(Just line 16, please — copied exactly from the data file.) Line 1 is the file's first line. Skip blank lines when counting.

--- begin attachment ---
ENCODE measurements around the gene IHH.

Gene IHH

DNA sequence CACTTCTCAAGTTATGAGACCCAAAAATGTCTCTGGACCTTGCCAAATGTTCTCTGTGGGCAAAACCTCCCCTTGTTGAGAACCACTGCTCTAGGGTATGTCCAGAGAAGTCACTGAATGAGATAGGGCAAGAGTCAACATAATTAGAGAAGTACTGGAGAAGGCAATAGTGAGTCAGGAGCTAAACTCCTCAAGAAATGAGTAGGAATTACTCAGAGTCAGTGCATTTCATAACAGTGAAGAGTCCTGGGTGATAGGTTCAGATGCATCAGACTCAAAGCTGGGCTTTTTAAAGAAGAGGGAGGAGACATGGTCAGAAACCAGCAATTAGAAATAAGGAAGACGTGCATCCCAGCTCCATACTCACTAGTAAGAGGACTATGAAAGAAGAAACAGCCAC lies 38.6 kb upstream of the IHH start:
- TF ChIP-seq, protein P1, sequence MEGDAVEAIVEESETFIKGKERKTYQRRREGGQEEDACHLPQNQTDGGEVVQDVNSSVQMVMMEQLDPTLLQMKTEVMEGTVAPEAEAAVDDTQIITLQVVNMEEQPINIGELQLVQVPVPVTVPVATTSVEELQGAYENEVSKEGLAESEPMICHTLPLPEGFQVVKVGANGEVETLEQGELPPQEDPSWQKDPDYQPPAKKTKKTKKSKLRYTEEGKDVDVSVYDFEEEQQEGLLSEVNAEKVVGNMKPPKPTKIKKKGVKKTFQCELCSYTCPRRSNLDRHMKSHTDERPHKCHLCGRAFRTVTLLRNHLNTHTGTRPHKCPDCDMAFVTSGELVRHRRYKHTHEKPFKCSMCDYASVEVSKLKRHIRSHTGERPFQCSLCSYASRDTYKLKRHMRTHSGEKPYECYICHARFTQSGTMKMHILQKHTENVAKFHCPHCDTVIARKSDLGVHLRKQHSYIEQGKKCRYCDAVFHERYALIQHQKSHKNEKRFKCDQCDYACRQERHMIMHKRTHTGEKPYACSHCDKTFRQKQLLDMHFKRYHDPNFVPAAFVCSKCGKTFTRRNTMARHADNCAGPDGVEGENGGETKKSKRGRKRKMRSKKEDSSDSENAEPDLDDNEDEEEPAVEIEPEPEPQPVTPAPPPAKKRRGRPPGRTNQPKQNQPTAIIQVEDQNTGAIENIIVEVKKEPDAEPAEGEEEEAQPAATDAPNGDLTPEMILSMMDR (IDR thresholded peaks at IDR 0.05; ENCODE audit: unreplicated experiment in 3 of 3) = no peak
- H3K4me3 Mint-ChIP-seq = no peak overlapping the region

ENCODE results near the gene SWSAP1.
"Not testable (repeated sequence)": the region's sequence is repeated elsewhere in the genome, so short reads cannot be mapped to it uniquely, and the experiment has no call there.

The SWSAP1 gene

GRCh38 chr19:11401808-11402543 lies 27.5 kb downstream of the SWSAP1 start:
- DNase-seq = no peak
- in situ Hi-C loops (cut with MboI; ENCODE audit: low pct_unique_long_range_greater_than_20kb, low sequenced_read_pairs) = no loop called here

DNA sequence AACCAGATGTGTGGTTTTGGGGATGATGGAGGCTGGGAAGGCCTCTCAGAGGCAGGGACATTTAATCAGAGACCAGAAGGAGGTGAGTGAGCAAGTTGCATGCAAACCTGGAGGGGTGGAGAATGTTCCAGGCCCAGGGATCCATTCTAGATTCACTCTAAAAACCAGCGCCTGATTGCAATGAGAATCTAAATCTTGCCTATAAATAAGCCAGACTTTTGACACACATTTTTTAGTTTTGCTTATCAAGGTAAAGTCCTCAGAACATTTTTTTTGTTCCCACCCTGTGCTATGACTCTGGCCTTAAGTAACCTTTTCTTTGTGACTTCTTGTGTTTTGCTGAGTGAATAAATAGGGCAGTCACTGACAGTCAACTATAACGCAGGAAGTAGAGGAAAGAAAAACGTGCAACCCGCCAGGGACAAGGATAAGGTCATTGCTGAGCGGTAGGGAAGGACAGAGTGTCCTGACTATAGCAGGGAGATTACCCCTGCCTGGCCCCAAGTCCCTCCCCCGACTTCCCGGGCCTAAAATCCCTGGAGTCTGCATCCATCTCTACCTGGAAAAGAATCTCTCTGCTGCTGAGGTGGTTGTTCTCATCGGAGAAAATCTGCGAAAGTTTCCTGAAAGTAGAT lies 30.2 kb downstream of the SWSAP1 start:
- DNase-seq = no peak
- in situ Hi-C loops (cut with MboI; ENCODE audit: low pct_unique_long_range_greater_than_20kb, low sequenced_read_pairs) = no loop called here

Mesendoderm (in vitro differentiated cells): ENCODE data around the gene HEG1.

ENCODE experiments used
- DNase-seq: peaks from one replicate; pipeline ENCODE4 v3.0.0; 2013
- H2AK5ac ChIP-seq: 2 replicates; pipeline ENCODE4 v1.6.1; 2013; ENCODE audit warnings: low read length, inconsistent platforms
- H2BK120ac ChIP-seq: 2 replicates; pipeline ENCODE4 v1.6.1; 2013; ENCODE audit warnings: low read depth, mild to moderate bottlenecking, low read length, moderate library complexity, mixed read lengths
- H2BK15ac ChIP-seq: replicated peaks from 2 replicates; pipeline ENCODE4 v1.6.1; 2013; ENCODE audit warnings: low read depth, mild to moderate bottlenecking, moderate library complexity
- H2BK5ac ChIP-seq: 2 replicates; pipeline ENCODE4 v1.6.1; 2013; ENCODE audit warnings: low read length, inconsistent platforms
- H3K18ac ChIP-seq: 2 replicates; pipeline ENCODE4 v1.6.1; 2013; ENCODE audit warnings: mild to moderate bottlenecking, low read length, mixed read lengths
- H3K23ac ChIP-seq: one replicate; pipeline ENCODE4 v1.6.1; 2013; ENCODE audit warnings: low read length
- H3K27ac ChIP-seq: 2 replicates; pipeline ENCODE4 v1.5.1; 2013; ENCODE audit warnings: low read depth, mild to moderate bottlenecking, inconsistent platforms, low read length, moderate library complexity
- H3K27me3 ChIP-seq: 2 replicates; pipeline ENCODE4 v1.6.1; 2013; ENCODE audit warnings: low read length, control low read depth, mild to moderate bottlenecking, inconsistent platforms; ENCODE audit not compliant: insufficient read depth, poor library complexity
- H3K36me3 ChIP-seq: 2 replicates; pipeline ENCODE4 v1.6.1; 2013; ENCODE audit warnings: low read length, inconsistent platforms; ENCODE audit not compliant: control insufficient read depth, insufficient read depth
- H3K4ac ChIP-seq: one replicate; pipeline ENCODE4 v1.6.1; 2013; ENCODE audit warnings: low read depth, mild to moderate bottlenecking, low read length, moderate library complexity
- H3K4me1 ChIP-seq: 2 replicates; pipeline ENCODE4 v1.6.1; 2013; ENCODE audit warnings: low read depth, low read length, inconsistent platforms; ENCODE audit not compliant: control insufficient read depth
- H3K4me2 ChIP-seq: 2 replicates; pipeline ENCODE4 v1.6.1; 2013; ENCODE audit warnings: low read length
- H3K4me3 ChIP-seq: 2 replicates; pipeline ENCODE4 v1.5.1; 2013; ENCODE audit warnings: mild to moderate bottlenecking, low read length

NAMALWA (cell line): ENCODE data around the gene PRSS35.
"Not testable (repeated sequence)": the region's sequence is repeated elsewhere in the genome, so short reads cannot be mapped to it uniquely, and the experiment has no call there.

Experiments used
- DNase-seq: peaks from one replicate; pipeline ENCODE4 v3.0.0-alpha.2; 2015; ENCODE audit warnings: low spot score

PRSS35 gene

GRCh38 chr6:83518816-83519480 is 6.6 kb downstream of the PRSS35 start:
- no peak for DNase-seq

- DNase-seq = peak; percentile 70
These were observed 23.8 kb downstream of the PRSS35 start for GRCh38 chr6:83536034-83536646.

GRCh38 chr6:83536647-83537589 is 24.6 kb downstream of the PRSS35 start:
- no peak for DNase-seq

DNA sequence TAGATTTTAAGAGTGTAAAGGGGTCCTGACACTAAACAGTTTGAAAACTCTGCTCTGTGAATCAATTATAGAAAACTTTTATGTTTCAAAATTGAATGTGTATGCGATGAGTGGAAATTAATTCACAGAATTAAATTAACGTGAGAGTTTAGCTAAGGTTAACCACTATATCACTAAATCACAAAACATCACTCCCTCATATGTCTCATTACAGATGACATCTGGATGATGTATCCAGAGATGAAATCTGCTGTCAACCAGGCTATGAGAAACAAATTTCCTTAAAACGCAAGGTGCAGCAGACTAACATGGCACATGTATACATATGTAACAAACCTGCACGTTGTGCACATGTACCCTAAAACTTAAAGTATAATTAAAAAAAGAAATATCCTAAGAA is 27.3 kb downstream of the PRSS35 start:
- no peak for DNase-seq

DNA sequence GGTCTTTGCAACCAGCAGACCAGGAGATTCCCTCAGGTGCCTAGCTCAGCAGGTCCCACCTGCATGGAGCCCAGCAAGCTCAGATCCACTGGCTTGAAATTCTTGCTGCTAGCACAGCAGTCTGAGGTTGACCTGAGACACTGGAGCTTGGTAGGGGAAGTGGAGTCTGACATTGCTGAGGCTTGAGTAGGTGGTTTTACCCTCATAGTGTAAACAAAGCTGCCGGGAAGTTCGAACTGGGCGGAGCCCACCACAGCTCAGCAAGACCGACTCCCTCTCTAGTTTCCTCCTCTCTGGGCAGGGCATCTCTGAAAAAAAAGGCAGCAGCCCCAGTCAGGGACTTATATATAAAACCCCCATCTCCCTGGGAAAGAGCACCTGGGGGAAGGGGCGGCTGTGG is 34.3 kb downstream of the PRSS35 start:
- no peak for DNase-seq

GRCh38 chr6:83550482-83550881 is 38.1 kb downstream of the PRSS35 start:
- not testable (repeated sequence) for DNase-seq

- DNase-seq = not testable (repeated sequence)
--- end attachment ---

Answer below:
ENCODE experiments used